Do You Want a Healthy Brain?*
If you are like most people, your efforts to stay fit mean focusing on structures below your neck—your muscles and joints. Your brain needs exercise too—and maybe even more than your muscles!
Here are some brain health tips to support memory and focus:
Be active: If you don’t have a regular exercise program, start one. According to the Harvard Medical School Health Publication, regular exercise changes the brain and can improve memory, thinking skills. Any exercise will help improve blood flow to the brain and encourage the growth of new brain cells. Regular exercise also is great for your heart and your blood sugar (two big risk factors for poor brain health). Your exercise program doesn’t have to be strenuous, even walking can help.
Eat well: Dr. Michael Roizen, MD Chief Wellness Officer, Cleveland Clinic suggests a low-fat low-cholesterol diet, high in omega-3s, nuts, seeds, fruits and vegetables (especially dark leafy greens). A recent Harvard University study suggested that eating five daily servings of fruits and vegetables might lower your stroke risk by as much as 30 percent.
If you don’t care to eat a lot of fish to get your Omega-3s, you may want to take a high-quality Omega-3 supplement like the one we offer. And if you have a hard time eating five daily servings of vegetables, you may want to try our Organic Greens Booster, which is a “whole food supplement [that] packs the goodness of one cup of raw, organic, nutrient-rich green vegetables into every scoop—including kale, spinach, and broccoli.” Finally, you may want to consider an all-natural cholesterol reduction supplement as well.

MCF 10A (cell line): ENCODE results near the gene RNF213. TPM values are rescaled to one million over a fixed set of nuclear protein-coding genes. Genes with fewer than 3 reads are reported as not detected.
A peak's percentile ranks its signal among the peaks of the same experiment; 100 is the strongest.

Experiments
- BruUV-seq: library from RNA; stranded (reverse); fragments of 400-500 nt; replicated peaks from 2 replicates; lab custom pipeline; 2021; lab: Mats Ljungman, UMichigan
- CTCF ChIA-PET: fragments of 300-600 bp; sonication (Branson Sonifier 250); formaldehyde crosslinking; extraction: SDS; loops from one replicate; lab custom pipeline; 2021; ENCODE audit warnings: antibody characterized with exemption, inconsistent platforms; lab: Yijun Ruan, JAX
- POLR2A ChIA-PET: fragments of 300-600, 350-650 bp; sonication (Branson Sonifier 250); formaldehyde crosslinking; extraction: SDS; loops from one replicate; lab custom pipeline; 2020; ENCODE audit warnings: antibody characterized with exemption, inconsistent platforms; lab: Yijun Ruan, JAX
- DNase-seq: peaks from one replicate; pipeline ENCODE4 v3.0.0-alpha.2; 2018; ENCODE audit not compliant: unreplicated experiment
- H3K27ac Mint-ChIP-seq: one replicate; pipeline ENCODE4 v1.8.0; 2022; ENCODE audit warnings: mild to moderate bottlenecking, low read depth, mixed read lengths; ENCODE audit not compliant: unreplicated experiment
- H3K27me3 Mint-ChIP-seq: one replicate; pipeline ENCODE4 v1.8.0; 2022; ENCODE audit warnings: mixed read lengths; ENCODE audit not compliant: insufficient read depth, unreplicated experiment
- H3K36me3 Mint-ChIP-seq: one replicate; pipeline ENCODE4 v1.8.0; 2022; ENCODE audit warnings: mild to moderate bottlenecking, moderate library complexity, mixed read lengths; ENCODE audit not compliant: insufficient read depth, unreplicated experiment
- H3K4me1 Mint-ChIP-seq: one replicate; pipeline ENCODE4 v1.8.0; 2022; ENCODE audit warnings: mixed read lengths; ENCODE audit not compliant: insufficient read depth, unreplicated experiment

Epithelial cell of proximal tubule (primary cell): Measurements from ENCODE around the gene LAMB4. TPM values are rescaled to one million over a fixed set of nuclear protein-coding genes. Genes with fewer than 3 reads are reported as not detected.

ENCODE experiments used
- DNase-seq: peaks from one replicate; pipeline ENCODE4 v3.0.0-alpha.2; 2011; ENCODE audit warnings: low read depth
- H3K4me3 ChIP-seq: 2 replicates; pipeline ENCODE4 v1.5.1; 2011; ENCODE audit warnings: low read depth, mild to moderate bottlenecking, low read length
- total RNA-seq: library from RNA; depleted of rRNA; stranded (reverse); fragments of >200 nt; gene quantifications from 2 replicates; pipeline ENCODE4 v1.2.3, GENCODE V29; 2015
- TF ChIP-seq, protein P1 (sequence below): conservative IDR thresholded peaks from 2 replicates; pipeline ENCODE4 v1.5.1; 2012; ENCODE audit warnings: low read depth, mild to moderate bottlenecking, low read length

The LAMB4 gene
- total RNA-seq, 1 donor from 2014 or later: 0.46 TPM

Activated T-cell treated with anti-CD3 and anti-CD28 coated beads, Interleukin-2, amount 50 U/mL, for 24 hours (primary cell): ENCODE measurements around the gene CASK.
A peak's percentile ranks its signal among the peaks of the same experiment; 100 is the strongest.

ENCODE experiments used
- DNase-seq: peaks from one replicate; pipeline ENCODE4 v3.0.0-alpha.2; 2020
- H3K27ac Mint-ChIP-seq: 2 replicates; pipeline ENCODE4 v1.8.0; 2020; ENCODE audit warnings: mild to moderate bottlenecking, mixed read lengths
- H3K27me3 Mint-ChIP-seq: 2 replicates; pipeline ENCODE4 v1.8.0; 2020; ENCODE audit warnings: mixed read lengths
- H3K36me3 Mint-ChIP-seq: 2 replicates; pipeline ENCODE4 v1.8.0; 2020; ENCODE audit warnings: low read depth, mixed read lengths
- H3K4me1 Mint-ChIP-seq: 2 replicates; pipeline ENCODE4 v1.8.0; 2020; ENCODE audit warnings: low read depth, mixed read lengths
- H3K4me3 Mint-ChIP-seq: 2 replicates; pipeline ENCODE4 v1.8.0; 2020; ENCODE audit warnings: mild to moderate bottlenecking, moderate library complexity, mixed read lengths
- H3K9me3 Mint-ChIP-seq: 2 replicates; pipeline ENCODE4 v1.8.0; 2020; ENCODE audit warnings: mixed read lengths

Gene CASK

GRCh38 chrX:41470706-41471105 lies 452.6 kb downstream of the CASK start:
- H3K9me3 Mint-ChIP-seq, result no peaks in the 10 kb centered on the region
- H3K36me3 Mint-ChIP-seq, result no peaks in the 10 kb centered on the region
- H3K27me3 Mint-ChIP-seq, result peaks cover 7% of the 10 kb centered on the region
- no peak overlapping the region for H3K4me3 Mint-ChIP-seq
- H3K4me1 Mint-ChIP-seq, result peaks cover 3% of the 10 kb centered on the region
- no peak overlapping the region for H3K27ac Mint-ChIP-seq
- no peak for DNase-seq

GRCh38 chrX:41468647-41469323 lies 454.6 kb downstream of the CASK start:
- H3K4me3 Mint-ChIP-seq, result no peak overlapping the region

Stay healthy: When you think about what is good for the brain, think about what is good for your heart; the two are closely related. Poor blood sugar control also greatly contributes to poor brain health. Do what you can to avoid these challenges by eating well, maintaining a healthy weight, and exercising regularly.
Keep connected: Social connections, such as a group of close friends, church, club, or organization, contribute to a better outlook for your brain. Harvard Medical School Health Publication notes that social connections not only help us feel good, they also influence our long-term health in ways every bit as powerful as adequate sleep, a good diet, and not smoking. Scientists are unsure why this is, but it may be enough to say that we need other people in our lives.
Brain exercise: The “use it or lose it” principle works for our brains as well as for our muscles. Doing puzzles, trying some activity that is challenging, anything to stimulate mental networks, can help the brain stay healthy.
Stress less: Daily stress is especially bad for the brain. While stress is just a fact of modern life, there are many ways you can lessen the impact of our stressful lives. Exercise is one of the best ways, along with meditation, yoga, prayer, and contemplation. You also may want to try our Stress Reduction Complex, which contains a blend of L-theanine, ashwagandha, beta-sitosterol, and L-tyrosine to help reduce feelings of stress.
For more information, please contact me at Jerry@Fit4LifeLLC.com.
*Taken from a Shaklee blog post.